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Monday, June 23, 2003

STARS & IMC Fundraiser

Queen Rania says urgent assistance is needed to save the lives of Iraqi children

(Office of Her Majesty, Press Department - The Dead Sea) Queen stresses Jordan's role as connecting point for better future

Her Majesty Queen Rania Al-Abdullah stressed Jordan’s role as a vital connecting point for paths that foresee a better future.

She said that while Jordan served as a launching ground for a Roadmap plan when it hosted the Aqaba summit earlier this month, the country is also honored to be part of a “route that brings vital humanitarian assistance” to Iraqi people especially children with serious health conditions.

Queen Rania was speaking at a fundraising dinner, organized by the STARS Foundation in partnership with the International Medical Corps (IMC), in aid of Iraqi children suffering from leukemia and for the rehabilitation of the Iraqi health sector.

Addressing an audience of over 700 delegates participating in the World Economic Forum’s Extraordinary Meeting at the Dead Sea, Queen Rania, Chairperson of the Foundation’s Advisory Council, noted that the first group of Iraqi children is already in Jordan receiving treatment at the King Hussein Cancer Center.

However, she added, thousands of Iraqi children are still uncared for, and in desperate need of urgent assistance, reminding the audience of the need “to focus on healing both the bodies and souls of these children.”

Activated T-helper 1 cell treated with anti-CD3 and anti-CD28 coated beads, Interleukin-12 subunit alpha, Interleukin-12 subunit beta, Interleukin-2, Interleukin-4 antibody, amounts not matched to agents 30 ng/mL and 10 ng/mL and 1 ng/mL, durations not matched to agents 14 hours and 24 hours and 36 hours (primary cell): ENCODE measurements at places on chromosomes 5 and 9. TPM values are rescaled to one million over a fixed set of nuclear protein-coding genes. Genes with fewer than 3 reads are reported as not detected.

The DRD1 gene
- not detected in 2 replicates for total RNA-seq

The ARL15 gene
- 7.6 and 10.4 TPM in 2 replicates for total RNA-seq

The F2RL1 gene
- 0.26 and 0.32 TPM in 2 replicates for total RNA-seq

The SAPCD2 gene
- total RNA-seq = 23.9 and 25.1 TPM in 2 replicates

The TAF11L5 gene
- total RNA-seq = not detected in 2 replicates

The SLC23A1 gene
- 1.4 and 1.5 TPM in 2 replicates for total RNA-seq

Proceeds from the fundraising dinner will help IMC’s Project Lifeline to provide life-saving treatment to young cancer victims by identifying children in need of immediate care, and assisting their transfer to neighboring countries that have appropriate facilities.

Present at the event was former U.S. President Bill Clinton who said IMC, which operates in 44 countries around the world, will use the funds to upgrade Iraq’s ability to treat its young cancer victims through the provision of relevant technology: staff training in pediatric oncology and hematology, and procurement of updated equipment and supplies for children’s hospitals in Baghdad and Basra.

IMC is working in collaboration with King Faisal Specialist Hospital and Research Center in Riyadh and the King Hussein Cancer Center in Amman, as well as other hospitals and governments throughout the Middle East; the International Network for Cancer Training and Research, Brussels, Belgium; St. Jude Children’s Research Hospital, Memphis, USA; and the National Institutes of Health / National Cancer Institute, Washington DC, USA. IMC is also coordinating its efforts with several United Nations agencies, including UNICEF, UNHCR, OCHA and WHO.

The STARS Foundation is a non-political, non-religious and non-profit organization that seeks to harness the power of technology to make a better life for the disadvantaged children of the global community.

The Foundation unites individuals and business from East and West, bridging cultural and geographical difference, and focusing on it intrinsic value of ‘unity in diversity’.